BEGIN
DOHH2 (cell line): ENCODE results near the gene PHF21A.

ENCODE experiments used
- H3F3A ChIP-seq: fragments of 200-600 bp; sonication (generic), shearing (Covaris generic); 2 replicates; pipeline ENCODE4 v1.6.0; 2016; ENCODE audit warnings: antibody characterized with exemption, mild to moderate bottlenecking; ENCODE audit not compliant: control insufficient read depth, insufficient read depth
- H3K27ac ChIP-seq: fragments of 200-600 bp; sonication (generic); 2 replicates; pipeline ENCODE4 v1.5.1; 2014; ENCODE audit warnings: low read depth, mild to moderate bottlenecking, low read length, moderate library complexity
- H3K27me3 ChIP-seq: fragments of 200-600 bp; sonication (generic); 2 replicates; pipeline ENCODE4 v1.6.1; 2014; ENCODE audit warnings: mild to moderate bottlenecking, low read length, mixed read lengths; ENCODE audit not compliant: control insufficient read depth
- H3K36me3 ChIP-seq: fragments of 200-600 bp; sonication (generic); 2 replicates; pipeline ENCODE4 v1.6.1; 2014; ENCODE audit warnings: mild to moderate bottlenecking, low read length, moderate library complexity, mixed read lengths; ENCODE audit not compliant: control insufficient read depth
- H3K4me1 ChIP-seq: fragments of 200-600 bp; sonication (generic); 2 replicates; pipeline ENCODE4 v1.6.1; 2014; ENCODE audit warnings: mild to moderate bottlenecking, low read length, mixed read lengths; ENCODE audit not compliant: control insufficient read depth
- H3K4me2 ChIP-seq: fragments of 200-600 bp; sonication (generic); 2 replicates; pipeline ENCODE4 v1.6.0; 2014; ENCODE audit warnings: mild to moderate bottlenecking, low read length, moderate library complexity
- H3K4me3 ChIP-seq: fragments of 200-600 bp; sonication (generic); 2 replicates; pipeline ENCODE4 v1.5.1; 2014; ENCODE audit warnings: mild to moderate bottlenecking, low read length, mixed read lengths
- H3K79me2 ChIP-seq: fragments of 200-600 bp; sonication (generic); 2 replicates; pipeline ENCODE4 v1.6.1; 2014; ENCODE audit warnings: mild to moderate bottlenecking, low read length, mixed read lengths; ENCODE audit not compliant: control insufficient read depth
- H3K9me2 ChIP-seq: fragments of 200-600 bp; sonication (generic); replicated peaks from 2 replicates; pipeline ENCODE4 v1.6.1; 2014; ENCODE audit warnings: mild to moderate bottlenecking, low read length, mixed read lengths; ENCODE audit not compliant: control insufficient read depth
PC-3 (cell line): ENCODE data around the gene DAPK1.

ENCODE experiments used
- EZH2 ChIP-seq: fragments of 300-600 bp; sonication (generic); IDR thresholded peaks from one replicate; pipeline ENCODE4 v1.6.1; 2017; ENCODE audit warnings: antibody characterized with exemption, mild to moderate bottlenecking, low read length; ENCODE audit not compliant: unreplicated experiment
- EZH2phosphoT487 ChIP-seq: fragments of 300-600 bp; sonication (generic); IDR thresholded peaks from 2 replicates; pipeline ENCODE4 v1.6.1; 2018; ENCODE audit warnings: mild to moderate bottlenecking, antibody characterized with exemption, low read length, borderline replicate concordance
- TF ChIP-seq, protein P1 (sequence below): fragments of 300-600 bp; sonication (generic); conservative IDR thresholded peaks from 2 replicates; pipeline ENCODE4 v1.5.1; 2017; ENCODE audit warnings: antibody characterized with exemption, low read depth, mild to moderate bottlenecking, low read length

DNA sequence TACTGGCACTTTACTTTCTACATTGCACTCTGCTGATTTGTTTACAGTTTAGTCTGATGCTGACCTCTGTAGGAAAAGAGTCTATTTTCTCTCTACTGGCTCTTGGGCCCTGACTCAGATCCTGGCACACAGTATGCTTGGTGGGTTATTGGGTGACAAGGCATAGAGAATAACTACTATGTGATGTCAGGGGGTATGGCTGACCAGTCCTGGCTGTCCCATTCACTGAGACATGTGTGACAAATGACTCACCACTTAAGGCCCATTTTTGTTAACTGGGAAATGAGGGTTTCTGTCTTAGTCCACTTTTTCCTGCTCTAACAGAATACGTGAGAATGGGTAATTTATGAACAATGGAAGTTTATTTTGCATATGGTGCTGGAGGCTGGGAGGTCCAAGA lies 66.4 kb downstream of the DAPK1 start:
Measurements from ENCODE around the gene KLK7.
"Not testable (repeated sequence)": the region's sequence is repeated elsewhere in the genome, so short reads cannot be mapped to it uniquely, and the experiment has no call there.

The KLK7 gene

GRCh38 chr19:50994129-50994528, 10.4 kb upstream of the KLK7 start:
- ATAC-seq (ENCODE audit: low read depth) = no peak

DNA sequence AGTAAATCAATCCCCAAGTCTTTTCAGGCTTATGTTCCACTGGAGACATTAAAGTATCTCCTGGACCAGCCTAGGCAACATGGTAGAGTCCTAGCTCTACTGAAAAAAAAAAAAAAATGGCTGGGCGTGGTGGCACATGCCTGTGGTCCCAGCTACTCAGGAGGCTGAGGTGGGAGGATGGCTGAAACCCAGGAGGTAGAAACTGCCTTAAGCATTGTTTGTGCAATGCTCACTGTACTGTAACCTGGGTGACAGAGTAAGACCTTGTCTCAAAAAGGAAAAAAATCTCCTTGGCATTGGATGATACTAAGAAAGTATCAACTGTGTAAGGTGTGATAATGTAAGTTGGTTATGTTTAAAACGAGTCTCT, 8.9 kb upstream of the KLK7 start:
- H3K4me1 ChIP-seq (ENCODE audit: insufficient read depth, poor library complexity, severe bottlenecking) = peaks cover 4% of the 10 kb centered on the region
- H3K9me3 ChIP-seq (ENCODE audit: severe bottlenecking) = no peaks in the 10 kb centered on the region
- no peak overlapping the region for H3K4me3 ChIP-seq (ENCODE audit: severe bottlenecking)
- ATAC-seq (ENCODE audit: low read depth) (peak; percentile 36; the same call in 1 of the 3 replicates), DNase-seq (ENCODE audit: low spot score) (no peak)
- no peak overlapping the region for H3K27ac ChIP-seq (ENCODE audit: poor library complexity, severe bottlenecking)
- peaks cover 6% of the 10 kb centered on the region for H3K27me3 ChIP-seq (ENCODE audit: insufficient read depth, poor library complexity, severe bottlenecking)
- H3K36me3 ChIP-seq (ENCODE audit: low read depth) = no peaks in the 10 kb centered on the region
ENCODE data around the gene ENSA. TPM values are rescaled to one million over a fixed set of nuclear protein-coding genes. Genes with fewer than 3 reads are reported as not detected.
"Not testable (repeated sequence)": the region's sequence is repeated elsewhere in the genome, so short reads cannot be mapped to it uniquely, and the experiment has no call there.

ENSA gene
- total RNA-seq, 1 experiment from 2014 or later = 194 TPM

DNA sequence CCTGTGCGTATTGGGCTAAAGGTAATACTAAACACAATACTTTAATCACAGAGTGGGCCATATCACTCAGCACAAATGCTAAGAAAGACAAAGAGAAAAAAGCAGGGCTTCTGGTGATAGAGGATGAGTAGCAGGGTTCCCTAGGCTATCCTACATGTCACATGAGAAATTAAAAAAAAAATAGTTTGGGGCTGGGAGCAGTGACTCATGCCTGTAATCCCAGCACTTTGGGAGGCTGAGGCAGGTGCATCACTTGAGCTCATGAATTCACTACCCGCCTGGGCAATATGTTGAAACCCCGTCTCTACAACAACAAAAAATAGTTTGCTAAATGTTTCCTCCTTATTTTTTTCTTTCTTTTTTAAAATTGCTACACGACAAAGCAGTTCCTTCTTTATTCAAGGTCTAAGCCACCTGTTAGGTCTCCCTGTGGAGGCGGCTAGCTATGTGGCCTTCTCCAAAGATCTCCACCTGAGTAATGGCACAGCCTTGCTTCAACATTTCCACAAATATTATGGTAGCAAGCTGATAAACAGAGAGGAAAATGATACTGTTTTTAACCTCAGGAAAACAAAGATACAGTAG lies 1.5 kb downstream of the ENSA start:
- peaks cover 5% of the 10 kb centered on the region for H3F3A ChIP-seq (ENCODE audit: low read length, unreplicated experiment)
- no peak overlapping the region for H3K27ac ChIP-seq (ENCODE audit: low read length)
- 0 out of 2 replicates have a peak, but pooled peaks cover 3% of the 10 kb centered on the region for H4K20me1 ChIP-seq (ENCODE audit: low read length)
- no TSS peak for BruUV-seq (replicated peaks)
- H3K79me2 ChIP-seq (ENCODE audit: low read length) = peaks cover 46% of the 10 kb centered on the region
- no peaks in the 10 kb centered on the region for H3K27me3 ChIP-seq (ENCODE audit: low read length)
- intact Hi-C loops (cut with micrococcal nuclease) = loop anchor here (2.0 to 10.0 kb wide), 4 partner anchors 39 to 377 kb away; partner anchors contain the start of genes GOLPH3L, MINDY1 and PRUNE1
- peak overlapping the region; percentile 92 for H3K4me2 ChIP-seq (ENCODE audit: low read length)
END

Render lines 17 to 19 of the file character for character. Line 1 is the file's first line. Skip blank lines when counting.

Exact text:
DNA sequence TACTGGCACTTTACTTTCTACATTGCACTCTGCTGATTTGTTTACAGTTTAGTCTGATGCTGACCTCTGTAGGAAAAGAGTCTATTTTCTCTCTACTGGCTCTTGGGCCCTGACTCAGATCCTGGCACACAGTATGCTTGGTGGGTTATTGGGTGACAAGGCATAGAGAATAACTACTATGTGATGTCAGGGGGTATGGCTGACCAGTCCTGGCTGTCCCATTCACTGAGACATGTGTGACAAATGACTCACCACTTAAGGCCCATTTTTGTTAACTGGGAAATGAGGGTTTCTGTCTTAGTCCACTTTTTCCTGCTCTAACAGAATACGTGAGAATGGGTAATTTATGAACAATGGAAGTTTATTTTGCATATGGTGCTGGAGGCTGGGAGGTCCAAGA lies 66.4 kb downstream of the DAPK1 start:
Measurements from ENCODE around the gene KLK7.
"Not testable (repeated sequence)": the region's sequence is repeated elsewhere in the genome, so short reads cannot be mapped to it uniquely, and the experiment has no call there.